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Short description: Mythic entity of Pacific Coastal Colombia and Ecuado

The Tunda (Spanish: La Tunda) is a myth of the Pacific coastal region of Colombia and Ecuador,[1] and particularly in the Afro-Colombian community of the Chocó department,[2] about a shapeshifting entity, resembling a human female, that lures people into the forests and keeps them there.

It is capable of changing its shape to appear in the form of a loved one, as in the likeness of a child's mother, to lure its victims into the forest and feed them with shrimps (camarones peneídos) to keep them docile. This is called entundamiento and a person in this state is entundado(a).[3]

Her shapeshifting abilities are said to be imperfect, as this doppelgänger of sorts would always have a wooden leg in the shape of a molinillo, or wooden kitchen utensil used to stir hot drinks such as chocolate or aguapanela. The monster, however, is very cunning when trying to hide this defect from its would-be victims.[4] In other versions, it appears to male loggers or hunters working deep into the jungle as a beautiful woman that tries to lure a man away, so it can reveal its hideous nature and suck his blood or devour him as a wild animal like bears.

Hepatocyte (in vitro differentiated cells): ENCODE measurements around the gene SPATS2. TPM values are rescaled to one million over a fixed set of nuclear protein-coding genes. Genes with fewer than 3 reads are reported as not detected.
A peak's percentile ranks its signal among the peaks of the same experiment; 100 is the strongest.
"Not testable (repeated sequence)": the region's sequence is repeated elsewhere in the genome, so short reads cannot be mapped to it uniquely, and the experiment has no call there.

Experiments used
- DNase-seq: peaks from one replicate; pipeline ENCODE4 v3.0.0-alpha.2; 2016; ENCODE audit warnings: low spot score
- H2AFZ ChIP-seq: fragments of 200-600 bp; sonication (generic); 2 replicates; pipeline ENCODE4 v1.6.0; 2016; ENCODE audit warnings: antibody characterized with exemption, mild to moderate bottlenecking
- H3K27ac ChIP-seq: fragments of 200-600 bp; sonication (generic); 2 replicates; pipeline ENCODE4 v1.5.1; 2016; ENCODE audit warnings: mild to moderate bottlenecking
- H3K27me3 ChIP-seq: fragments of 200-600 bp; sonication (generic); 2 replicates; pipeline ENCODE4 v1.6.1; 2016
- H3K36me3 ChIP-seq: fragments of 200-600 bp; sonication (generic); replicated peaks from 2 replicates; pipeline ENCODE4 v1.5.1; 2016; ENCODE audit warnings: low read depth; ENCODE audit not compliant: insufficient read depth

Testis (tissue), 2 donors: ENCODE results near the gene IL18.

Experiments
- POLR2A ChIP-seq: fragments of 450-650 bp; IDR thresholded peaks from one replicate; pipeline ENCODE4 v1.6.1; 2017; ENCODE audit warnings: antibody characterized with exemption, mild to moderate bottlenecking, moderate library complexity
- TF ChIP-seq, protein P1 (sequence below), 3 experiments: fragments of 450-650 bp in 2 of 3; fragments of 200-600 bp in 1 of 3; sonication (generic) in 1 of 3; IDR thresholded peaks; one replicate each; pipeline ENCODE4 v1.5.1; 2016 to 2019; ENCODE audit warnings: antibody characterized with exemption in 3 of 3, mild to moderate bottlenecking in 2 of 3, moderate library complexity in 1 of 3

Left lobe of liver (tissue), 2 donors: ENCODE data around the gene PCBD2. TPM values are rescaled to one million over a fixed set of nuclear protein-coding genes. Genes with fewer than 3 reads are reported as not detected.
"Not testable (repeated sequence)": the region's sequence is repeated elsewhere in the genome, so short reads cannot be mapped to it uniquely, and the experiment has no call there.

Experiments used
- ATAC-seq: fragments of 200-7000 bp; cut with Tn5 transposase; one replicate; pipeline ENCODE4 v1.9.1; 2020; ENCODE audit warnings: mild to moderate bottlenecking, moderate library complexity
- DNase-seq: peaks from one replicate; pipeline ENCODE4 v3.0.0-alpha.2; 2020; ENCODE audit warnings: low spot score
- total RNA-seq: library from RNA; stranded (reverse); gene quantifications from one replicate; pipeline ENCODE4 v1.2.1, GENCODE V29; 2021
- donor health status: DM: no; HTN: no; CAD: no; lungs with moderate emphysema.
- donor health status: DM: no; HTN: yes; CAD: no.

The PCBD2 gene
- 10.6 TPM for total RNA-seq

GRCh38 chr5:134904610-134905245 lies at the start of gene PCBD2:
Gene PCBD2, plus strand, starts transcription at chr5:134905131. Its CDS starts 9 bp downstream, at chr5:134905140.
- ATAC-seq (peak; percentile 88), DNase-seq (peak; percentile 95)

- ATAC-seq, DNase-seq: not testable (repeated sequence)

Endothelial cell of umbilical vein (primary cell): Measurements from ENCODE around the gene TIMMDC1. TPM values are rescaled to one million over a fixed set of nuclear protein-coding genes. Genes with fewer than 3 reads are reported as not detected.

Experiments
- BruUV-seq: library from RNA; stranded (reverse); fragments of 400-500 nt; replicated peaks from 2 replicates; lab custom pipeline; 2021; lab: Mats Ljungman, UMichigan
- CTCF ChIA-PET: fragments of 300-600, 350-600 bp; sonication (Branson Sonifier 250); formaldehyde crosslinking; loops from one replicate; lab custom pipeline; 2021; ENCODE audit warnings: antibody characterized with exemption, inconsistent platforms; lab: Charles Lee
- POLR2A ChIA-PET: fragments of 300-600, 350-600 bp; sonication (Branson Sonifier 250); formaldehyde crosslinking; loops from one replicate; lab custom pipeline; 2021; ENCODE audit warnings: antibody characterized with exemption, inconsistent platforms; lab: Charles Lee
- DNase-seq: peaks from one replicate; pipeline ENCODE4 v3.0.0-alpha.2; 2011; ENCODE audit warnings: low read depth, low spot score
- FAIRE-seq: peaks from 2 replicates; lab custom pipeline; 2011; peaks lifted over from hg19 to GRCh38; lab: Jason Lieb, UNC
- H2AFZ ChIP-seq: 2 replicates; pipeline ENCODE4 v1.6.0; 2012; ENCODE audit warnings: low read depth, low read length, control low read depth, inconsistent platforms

See also


  1. Leyenda “La Tunda”
  2. La Leyenda de La Tunda
  3. González Cortés, Flover. 2001. Fantasmagorías. Mitos y leyendas del Pacífico colombiano
  4. Puertas Arias, Esperanza. 2000. Del Pacífico colombiano, La Tunda: Mito y realidad. Sus funciones sociales

External links